Sunday, May 3, 2009

Inside Edition - Real Estate Infomercial Investigation - John Beck

If you are up late for any reason, you have probably seen these John Clark Infomercials. I have gone to bed with them on because that is the only thing on tv. (We have basic cable - $5.00 cable tv plan.) I remember thinking how great it sounded and what if it was really true? My husband never likes infomercials and thinks that they are all scams. I am beginning to think that he may be right. (Don't tell him I said that.)

And then it gets me thinking, what if there are infomercials that are really true, no gimmick. John Clark very well may have screwed up the integrity of everyone else's business. Because of this, people will always beware...thanks to all the snakes out there.

I am thankful that I don't have the money to invest in something like this because if I did, I may have been one of those unfortunate people that got caught in his scam.

I found it very interesting that Inside Edition's Video showed what the house REALLY looked like and interviewed the people who fixed them up. They said that the houses DID cost that much, but they were un-inhabitable. It costed the buyers 3 times the amount they paid for the house to fix it to make it inhabitable and look like the pictures the infomercial shows.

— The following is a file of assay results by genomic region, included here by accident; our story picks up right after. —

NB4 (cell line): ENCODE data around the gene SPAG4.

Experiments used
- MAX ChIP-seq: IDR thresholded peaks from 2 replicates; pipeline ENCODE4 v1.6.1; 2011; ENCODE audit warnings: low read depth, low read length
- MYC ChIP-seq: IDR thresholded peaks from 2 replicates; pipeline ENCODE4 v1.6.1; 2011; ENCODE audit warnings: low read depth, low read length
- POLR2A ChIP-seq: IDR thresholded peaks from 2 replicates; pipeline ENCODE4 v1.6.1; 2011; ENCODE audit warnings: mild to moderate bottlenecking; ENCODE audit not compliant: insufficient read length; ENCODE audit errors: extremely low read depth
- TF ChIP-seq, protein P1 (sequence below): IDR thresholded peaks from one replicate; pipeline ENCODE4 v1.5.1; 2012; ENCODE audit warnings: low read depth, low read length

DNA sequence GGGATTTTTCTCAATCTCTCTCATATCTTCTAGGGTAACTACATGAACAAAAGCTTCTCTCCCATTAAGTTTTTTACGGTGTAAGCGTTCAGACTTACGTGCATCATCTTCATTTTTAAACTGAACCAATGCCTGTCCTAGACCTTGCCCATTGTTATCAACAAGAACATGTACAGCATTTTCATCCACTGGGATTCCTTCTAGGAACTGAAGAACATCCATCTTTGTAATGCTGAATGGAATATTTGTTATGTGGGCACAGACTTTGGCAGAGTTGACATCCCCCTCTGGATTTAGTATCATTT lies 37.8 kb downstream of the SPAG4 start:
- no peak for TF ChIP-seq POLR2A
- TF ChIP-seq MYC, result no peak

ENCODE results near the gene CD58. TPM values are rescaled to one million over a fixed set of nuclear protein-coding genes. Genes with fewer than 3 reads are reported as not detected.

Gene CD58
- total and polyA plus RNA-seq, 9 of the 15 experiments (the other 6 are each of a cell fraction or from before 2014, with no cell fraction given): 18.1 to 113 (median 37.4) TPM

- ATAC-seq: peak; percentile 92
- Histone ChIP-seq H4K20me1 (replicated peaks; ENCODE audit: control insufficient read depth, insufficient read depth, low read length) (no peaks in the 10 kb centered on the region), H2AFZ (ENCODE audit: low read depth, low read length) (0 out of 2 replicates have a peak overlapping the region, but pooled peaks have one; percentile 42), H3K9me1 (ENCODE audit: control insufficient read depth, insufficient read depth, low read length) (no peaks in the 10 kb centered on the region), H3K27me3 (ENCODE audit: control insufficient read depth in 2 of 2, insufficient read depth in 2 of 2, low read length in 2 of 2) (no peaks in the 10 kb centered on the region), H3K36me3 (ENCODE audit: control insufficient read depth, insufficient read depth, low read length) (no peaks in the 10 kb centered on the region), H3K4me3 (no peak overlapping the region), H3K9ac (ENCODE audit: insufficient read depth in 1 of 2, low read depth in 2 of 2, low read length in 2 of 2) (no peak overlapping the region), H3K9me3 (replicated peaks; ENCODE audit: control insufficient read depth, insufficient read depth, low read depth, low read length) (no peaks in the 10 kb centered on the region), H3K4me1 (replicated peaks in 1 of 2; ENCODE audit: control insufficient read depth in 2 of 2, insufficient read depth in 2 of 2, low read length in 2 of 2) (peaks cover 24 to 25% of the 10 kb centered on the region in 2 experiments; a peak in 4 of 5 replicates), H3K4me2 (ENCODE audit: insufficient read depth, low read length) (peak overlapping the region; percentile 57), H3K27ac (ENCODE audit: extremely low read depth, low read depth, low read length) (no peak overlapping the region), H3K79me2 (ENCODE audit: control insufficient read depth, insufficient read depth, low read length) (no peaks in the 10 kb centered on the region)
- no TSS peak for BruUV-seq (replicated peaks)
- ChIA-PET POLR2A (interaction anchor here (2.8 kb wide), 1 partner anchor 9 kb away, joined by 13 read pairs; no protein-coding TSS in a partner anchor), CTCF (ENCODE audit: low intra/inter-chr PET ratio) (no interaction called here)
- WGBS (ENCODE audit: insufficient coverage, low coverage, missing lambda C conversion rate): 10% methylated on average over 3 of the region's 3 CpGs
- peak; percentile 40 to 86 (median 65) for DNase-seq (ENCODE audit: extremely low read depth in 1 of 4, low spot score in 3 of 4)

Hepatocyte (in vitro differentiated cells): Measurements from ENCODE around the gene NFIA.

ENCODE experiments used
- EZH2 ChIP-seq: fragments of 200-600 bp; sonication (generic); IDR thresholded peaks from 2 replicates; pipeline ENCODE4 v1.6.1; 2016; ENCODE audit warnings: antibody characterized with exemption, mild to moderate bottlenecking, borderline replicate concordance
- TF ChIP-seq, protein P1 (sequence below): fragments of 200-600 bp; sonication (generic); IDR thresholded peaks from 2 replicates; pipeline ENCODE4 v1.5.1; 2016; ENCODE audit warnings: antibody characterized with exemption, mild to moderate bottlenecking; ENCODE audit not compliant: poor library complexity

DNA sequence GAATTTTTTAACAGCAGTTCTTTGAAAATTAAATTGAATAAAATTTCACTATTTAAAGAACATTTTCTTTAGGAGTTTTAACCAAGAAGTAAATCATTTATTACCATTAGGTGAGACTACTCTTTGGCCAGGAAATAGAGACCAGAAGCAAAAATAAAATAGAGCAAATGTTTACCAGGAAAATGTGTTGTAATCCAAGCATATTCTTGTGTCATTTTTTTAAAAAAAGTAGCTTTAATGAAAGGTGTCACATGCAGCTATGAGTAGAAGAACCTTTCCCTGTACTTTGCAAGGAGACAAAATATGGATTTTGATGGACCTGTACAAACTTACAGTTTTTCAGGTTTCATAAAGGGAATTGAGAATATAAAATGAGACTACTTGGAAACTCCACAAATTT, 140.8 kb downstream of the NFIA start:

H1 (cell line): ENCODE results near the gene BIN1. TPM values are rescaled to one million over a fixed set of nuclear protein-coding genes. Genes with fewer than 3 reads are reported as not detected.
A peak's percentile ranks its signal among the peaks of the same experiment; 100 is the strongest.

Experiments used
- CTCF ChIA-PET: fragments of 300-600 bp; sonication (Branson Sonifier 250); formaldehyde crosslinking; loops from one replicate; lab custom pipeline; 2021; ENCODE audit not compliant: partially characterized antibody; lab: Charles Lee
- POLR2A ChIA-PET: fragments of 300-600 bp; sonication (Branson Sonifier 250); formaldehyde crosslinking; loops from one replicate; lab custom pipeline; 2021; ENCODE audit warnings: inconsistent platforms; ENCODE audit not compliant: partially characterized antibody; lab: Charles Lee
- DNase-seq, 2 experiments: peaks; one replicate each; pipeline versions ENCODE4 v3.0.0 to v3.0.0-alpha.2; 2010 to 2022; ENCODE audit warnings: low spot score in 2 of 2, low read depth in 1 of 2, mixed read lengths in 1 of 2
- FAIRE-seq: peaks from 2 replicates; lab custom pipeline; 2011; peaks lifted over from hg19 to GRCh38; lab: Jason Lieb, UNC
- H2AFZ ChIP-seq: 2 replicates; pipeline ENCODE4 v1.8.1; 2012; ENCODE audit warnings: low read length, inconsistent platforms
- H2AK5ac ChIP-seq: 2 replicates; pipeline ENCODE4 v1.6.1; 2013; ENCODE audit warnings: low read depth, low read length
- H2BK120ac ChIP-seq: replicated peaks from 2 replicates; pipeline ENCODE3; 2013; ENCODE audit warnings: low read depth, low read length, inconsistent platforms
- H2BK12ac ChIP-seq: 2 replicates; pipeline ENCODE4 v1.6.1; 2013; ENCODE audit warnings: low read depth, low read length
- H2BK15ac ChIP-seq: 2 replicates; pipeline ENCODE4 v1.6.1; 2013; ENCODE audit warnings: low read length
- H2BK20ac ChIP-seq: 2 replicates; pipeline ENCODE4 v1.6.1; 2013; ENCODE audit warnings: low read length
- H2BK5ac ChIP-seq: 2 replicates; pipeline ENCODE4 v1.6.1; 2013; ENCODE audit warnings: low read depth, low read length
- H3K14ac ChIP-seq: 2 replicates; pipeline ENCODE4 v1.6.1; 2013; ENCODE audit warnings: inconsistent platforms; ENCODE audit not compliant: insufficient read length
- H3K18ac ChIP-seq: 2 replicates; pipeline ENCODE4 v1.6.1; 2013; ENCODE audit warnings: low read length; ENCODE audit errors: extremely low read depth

I also love that they went and interviewed the owners. The infomercial states that the cost of the houses was the amount they owed on the back taxes and the houses were up for foreclosure. When Inside Edition interviewed the owners, they said that was NOT true. They did NOT lose their house to foreclosure at all.